“But it’s a big deal to give up control of your schedule. I don’t know if the players would be selfless enough to do this. But all other sports the entity or teams or leagues control the schedule. The players sort of play where they are told to play. Whereas here we are able to control it.

The eventual success or failure of the downstairs tour will depend almost entirely on the players’ willingness to leave behind the familiarity of the PGA Tour establishment for an unproven entity with a controversial funding source. That, like much of this new tour, remains unclear.

Is the PGA Tour vulnerable to a challenge?

So far he has sought to establish that this was not the case. It didn’t take long for the tour to draw a hard line in the sand: you are with us, or you are with them. By mid-March 2020, McIlroy, Brooks Koepka and Jon Rahm had all stated that they were not interested in embarking on a tour that would require them to perform in all of its events rather than their current situation on the PGA Tour. . McIlroy, the chairman of the Player Advisory Council, said he was approached about the idea as early as 2014 and called it a “money grab.” “The good thing if that’s what you play golf for is making as much money as you can. Everything goes well. So go ahead and do this if that’s what makes you happy. But I think the best players in the game – I’m only talking about my personal beliefs – I play this game to try to cement my place in history and my legacy and to win major championships and win the biggest tournaments. of the world.”

In a move widely seen as a response to the Saudi challenge, the PGA Tour looked into a “strategic alliance” with the European Tour at the end of 2020. The two entities announced that they would begin collaborating on programming issues, and there are three sanctioned co-events on both tour schedules for 2022. The European tour also severed ties with the Saudi international – this event will take place as part of the Asian tour in 2022, and members of the PGA Tour and the European tour permit to play there, as is always the case for events organized by an unaffiliated organization. Eight PGA Tour players, including Johnson, have requested tour release, according to Golfweek. The PGA Tour has not commented on whether it could grant those releases.

At the PGA Championship in May, PGA of America CEO Seth Waugh was unequivocal in his organization’s stance against the proposed upstart league. The PGA of America hosts both the PGA Championship and the Ryder Cup, and Waugh has stated that any player wishing to attend any of these events will need to be a member of the PGA of America, and touring professionals obtain that membership. via the PGA Tour. .

Perhaps the most direct response to the challenge has been the creation of the Player Impact Program, a prize pool of $ 40 million that will be awarded at the end of each year to the 10 players who positively advance the sport. This was widely seen as a way to reward the biggest stars for the attention they pay to the sport, no matter how well they perform on the course, the kind of guaranteed money the new league promised and the PGA Tour. had not offered before.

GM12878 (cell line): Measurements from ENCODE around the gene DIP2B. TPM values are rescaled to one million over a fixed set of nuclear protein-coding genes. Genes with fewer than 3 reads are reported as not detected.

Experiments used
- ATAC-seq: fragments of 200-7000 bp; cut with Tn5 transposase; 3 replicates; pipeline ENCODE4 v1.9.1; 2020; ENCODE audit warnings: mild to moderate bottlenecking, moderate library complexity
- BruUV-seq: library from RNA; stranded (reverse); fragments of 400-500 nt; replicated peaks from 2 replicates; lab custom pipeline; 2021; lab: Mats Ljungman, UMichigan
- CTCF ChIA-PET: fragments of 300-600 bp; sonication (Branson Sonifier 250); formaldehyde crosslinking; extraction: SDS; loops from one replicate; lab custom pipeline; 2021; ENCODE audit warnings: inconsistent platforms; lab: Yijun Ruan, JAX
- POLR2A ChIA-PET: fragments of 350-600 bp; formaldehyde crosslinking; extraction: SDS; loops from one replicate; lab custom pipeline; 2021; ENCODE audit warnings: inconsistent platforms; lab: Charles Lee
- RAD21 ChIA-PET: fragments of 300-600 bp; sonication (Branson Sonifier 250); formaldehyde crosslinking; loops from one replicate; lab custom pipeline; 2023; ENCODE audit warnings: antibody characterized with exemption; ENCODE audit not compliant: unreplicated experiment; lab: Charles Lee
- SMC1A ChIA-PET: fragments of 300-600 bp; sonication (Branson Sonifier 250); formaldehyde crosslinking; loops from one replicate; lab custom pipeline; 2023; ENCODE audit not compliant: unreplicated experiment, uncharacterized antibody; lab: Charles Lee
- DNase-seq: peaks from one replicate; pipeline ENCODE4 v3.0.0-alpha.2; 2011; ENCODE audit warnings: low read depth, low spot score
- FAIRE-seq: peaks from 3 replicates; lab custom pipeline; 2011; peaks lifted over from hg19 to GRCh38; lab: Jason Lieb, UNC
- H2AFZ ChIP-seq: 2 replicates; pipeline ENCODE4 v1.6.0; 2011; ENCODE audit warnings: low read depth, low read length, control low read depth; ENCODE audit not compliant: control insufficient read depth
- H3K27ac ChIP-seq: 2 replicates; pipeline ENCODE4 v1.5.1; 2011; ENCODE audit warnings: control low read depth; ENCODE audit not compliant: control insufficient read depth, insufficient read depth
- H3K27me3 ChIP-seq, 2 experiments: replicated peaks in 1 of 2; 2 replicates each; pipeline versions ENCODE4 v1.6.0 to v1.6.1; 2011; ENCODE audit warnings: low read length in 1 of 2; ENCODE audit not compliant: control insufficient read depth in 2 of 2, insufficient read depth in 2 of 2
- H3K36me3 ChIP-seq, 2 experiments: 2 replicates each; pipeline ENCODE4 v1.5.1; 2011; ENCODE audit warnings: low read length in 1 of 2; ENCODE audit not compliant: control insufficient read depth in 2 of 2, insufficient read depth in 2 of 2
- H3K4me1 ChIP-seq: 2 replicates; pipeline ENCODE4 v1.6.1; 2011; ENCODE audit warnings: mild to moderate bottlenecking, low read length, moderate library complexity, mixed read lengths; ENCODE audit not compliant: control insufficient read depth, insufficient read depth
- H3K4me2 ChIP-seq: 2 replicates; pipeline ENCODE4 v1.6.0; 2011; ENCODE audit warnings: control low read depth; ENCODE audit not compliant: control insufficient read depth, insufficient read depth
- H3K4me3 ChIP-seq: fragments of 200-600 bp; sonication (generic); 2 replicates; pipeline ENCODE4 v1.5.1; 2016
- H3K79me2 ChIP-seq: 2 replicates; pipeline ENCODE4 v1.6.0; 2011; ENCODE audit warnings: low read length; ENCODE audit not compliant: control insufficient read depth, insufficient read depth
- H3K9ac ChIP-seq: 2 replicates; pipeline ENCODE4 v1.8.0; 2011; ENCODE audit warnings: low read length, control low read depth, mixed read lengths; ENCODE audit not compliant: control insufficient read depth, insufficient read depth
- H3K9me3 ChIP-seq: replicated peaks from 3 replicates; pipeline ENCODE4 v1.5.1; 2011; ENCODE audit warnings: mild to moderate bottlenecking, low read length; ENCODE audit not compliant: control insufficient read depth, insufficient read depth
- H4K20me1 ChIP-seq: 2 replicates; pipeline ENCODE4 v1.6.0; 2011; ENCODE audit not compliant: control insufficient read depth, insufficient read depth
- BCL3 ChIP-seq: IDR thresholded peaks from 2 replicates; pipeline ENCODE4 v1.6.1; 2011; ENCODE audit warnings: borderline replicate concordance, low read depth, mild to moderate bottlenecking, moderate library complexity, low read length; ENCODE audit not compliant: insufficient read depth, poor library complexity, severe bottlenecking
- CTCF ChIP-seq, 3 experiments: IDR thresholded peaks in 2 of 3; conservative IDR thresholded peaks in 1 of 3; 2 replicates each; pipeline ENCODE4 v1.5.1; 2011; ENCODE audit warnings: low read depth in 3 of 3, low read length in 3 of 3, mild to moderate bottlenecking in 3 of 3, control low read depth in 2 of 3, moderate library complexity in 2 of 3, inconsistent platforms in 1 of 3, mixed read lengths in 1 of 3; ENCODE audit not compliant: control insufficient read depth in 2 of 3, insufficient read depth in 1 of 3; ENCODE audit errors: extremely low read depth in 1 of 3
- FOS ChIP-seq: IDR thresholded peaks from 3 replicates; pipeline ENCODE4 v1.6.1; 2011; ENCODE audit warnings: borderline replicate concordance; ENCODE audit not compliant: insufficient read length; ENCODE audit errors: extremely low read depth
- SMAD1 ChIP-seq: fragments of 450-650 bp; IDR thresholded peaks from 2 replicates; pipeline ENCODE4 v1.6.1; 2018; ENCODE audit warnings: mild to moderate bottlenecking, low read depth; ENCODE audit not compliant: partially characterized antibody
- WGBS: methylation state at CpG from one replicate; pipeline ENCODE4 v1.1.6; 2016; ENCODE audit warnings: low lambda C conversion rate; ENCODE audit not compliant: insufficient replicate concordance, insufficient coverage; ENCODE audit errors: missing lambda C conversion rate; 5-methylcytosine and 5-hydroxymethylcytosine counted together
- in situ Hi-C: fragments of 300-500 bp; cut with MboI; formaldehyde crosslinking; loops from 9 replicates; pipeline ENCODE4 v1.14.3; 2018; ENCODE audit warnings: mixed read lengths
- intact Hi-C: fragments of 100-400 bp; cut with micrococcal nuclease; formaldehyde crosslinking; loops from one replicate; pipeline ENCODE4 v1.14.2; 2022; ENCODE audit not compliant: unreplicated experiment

Did the response of the PGA / European Tour succeed in meeting the challenge?

Not yet, otherwise there would be no need to write this article. Representatives of the new company continued to hang around the game throughout 2020 and 2021, often looming around PGA Tour events and in the epicenter of professional golf in South Florida, unwilling to let it die. ‘ambitious project. In May, The Telegraph reported that the Saudi-backed firm had provided offers of up to $ 30 million per year to Johnson, Mickelson, Rose and Koepka and announced that it hoped to be operational from by 2022. Shortly after the news broke, PGA Tour commissioner Jay Monahan said in a players-only meeting that any player pursuing the new Tour would risk losing their PGA Tour membership.

Undeterred, Golf Saudi poured money into the Asian Tour, apparently believing it was easier to co-opt an existing organization with infrastructure and world ranking status than to start a whole new tour. At least that’s the initial plan, as evidenced by Friday morning’s announcement.

So what is their final vision?

It remains unclear. Details on the new 10-event series remain unclear, but it looks like they’ll be more like conventional 72-hole stroke-play tournaments than was originally reported: limited fields, a team-based aspect and possibly be a shorter competition. Whether the end goal is actually to establish this new circuit, with this series of 10 events serving as a sort of bridge, is not yet certain.

“I have been a strong supporter and believer in the practice and development of golf in Asia for over four decades,” said Norman. “The Asian Tour is a sleeping giant and we share the ambition to grow the series and unleash what we believe to be significant untapped potential. We see promoting these new events as a vital first step in supporting emerging markets. , by creating a new platform, rich in gaming opportunities that create valuable player journeys. ”